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Key Secure 2.0 Provisions in Effect for 2024

December 06, 2023

2024 is approaching and many provisions from Secure Act 2.0 will go into effect during the new year.

These provisions aim to make it easier for businesses to offer retirement plans and to help individuals to plan for their future.

Key Secure 2.0 Provisions in Effect for 2024

Long-Term Part-Time Eligibility

Secure Act 2.0 passed a provision that builds on the SECURE Act requirement that allows long-term part-time workers to participate in employer-sponsored plans. Employers must recognize that both the new two-year rule and the older three-year rule are currently in place. As a result, employees who qualify for the previous rule must be allowed to defer in 2024.

Higher Catch-Up Savings Maximum

Employees aged 50 years or older can make catch-up contributions to their retirement plan above the otherwise applicable limits. The 2024 limit on catch-up contributions is $7,500.

Student Loan Matching Contributions

Starting in 2024, employers can amend their plan to allow an employee’s student loan payments to be considered elective deferrals for matching purposes (401k, 403b, 457b government plans, and SIMPLE IRA plans).

Distribution Cash-Out Limit

Beginning in 2024, if a participant who has an account balance between $1,000 and $7,000 (up from the current limit of $5,000) does not make a timely distribution election, then their account balance will be distributed to an automatic rollover IRA.

Roth Exemption From RMDs

Once participants reach their required beginning date, they are typically expected to receive lifetime RMDs from both their pre-tax and Roth accounts. Starting in 2024, participants will no longer need RMDs from their Roth accounts. It's important to note that participants will still need to receive lifetime RMDs from their pre-tax accounts.

Emergency Distributions

Starting in 2024, Secure 2.0 will expand access to retirement funds for personal or family emergencies, victims of natural disasters (backdated to January 26, 2021), and survivors of domestic abuse without incurring a 10% early withdrawal penalty.

Emergency Savings Accounts

Beginning in 2024 employers may automatically opt employees into these accounts at no more than 3 percent of their salary, and the portion of an account attributable to the employee’s contribution is capped at $2,500 (or lower as set by the employer).

Domestic Abuse Distributions

In 2024 plans can permit participants a domestic abuse distribution up to one year after they experience domestic abuse by a spouse or domestic partner. The distribution amount cannot exceed the lesser of $10,000 (indexed after 2024) or 50% of the participant’s vested account balance.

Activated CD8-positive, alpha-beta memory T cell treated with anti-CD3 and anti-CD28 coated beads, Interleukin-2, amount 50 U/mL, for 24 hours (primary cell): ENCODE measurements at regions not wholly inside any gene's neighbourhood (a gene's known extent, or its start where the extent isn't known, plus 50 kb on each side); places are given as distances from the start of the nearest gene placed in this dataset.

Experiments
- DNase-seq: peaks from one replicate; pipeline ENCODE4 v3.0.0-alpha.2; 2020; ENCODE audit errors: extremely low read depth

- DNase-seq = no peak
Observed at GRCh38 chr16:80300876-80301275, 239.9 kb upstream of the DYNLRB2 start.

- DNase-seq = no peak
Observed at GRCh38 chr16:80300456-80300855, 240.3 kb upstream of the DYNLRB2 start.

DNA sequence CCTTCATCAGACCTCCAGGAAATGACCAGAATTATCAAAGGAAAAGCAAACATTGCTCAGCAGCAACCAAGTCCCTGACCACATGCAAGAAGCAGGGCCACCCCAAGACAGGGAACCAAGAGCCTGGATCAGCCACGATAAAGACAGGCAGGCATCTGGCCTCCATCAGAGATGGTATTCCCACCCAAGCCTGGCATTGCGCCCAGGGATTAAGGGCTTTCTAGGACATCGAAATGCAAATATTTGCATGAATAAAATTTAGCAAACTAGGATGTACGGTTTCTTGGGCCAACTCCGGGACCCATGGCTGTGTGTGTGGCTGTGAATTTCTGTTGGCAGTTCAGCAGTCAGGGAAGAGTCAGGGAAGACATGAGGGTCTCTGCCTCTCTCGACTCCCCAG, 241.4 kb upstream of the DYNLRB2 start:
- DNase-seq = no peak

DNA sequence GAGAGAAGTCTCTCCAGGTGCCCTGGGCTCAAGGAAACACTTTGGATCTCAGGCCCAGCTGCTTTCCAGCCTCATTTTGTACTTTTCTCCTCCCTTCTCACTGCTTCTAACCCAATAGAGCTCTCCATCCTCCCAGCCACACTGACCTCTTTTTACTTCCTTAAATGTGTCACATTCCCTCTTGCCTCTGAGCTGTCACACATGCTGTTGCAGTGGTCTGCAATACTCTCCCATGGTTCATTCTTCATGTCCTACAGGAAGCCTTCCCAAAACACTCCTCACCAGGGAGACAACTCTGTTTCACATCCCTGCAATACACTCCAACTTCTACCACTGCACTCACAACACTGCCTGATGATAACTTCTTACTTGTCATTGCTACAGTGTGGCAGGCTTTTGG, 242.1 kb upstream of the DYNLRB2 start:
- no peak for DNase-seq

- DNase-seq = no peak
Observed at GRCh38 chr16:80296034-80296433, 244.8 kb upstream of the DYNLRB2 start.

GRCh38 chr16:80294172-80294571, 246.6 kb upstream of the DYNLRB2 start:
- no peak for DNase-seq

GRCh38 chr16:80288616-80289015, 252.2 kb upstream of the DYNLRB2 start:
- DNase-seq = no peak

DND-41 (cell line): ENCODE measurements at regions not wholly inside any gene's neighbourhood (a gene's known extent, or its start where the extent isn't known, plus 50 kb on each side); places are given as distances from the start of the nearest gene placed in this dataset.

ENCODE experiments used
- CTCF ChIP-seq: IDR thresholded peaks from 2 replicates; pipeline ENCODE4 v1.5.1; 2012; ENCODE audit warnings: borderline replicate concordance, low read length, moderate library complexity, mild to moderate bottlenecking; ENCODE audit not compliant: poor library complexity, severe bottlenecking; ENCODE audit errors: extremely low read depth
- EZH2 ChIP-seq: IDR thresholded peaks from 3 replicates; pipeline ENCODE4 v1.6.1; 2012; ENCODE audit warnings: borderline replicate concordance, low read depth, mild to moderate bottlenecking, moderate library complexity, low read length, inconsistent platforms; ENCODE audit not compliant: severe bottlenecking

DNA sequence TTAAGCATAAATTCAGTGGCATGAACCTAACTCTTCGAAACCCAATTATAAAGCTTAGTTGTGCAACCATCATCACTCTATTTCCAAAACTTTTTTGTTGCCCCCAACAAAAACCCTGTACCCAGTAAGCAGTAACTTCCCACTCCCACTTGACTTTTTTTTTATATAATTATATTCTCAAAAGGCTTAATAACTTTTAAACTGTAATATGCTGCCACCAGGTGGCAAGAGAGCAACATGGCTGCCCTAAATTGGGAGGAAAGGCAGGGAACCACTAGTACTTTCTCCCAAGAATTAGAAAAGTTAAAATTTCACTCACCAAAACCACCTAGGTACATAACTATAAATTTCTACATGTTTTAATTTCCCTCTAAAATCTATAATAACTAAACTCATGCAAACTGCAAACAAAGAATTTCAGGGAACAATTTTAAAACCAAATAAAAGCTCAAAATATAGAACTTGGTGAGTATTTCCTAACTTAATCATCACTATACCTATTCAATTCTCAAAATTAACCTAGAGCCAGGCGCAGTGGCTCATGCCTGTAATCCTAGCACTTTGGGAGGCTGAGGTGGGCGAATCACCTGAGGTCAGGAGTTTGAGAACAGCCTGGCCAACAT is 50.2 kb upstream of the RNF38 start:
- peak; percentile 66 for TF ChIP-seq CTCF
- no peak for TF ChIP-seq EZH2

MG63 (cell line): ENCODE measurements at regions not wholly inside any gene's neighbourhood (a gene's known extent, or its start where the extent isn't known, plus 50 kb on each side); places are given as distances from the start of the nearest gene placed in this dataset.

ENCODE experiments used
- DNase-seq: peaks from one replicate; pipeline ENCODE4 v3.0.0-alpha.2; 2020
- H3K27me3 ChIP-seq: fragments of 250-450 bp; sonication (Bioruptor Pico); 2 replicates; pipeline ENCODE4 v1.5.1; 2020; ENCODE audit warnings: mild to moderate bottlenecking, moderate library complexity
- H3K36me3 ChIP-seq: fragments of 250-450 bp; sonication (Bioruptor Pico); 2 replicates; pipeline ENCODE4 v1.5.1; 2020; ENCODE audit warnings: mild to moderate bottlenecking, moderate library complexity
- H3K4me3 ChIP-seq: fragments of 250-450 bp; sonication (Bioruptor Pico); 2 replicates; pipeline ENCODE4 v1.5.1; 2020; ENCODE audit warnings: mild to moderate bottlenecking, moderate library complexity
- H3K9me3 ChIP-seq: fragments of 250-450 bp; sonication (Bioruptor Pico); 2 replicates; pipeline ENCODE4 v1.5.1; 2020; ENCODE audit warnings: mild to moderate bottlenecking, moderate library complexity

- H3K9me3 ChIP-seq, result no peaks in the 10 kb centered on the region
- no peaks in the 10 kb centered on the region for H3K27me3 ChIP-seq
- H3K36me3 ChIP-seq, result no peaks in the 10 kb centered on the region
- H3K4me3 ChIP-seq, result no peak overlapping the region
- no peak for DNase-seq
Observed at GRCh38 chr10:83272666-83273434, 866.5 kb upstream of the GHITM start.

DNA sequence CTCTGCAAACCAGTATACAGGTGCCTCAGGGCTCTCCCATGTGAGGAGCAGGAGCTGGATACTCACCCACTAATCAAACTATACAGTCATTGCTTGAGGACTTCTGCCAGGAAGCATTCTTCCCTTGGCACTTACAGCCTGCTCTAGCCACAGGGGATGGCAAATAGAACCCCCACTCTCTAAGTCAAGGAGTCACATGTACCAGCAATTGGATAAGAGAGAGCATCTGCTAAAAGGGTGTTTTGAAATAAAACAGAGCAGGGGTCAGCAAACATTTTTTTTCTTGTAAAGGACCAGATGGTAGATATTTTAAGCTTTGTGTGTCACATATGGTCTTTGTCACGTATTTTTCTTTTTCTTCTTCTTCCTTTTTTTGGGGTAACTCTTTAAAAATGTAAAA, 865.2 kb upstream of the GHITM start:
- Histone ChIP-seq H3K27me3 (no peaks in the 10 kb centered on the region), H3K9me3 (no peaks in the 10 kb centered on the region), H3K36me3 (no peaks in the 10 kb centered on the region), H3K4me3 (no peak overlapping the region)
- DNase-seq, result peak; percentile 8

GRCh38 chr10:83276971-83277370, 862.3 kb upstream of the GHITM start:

Additional Provisions to Consider in 2024

Catch-up Contributions Required to Be Roth

Under current law, catch-up contributions to a qualified retirement plan can be made on a pre-tax or Roth basis (if permitted by the plan sponsor). Secure 2.0 required all catch-up contributions to qualified retirement plans to be subject to Roth tax treatment, starting in taxable years beginning after December 31, 2023, except for employees with compensation of $145,000 or less.

However, the IRS granted a two-year delay in the provision's effective date that mandates catch-up contributions must be Roth for those earning more than $145,000. More specifically, catch-up contributions can now be made on a pre-tax basis through 2025, regardless of income.

Automatic Enrollment

The Secure Act 2.0 of 2022 decreed that beginning on January 1st, 2025, companies with new 401(k) or 403(b) plans must automatically enroll all eligible employees at a pretax contribution rate of at least 3%, but not to exceed 10%.

Automatic Enrollment Tax Credit

Small businesses are eligible for a $500 tax credit by adding an automatic enrollment feature to a new or existing 401(k) plan.

Beginning in 2025, employers with new 401(k) and 403(b) plans (with certain exceptions) will be required to have an automatic enrollment provision.

Increased Start-Up Credits

The Secure Act 2.0 offers a tax credit that covers 100% of 401(k) qualified costs for businesses with under 50 employees. Additional tax credits are also offered for businesses sponsoring a defined benefit plan. 

Employer Contribution Credit

Small businesses starting a new retirement plan are eligible to receive a tax credit for employer matching or profit-sharing contributions for the first five years of the plan.

Overall, Secure Act 2.0 is set to bring about positive changes that will benefit both businesses and employees in the long run with the potential to improve retirement security for millions of Americans and help ensure that more workers can save enough for a comfortable retirement.

For more tips and information regarding retirement plans, contact us.

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